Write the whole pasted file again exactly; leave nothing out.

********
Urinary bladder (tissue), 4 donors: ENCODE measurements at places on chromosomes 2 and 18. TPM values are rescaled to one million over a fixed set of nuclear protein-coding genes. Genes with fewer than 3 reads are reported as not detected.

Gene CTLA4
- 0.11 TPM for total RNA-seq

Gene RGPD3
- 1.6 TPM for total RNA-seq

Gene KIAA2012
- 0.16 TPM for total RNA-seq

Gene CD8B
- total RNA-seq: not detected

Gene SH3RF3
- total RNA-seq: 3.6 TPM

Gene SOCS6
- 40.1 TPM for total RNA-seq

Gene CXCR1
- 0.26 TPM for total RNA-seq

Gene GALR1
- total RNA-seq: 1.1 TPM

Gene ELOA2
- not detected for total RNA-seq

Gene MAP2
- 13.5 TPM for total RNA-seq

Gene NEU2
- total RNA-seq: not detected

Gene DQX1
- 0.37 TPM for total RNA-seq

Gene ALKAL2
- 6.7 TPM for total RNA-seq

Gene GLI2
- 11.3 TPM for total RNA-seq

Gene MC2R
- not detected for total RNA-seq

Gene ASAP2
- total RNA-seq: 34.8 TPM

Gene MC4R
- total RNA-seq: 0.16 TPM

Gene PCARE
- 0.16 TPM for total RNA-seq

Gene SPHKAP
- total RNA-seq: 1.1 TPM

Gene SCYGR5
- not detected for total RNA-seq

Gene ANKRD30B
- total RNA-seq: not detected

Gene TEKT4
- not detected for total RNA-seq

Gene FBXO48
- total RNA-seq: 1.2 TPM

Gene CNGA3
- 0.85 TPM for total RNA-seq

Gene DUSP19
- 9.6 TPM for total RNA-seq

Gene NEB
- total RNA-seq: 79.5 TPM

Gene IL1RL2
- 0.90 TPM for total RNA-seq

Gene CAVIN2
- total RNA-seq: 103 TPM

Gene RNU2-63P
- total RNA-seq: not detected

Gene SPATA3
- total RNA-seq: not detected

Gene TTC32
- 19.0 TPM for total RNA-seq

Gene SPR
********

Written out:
Urinary bladder (tissue), 4 donors: ENCODE measurements at places on chromosomes 2 and 18. TPM values are rescaled to one million over a fixed set of nuclear protein-coding genes. Genes with fewer than 3 reads are reported as not detected.

Gene CTLA4
- 0.11 TPM for total RNA-seq

Gene RGPD3
- 1.6 TPM for total RNA-seq

Gene KIAA2012
- 0.16 TPM for total RNA-seq

Gene CD8B
- total RNA-seq: not detected

Gene SH3RF3
- total RNA-seq: 3.6 TPM

Gene SOCS6
- 40.1 TPM for total RNA-seq

Gene CXCR1
- 0.26 TPM for total RNA-seq

Gene GALR1
- total RNA-seq: 1.1 TPM

Gene ELOA2
- not detected for total RNA-seq

Gene MAP2
- 13.5 TPM for total RNA-seq

Gene NEU2
- total RNA-seq: not detected

Gene DQX1
- 0.37 TPM for total RNA-seq

Gene ALKAL2
- 6.7 TPM for total RNA-seq

Gene GLI2
- 11.3 TPM for total RNA-seq

Gene MC2R
- not detected for total RNA-seq

Gene ASAP2
- total RNA-seq: 34.8 TPM

Gene MC4R
- total RNA-seq: 0.16 TPM

Gene PCARE
- 0.16 TPM for total RNA-seq

Gene SPHKAP
- total RNA-seq: 1.1 TPM

Gene SCYGR5
- not detected for total RNA-seq

Gene ANKRD30B
- total RNA-seq: not detected

Gene TEKT4
- not detected for total RNA-seq

Gene FBXO48
- total RNA-seq: 1.2 TPM

Gene CNGA3
- 0.85 TPM for total RNA-seq

Gene DUSP19
- 9.6 TPM for total RNA-seq

Gene NEB
- total RNA-seq: 79.5 TPM

Gene IL1RL2
- 0.90 TPM for total RNA-seq

Gene CAVIN2
- total RNA-seq: 103 TPM

Gene RNU2-63P
- total RNA-seq: not detected

Gene SPATA3
- total RNA-seq: not detected

Gene TTC32
- 19.0 TPM for total RNA-seq

Gene SPR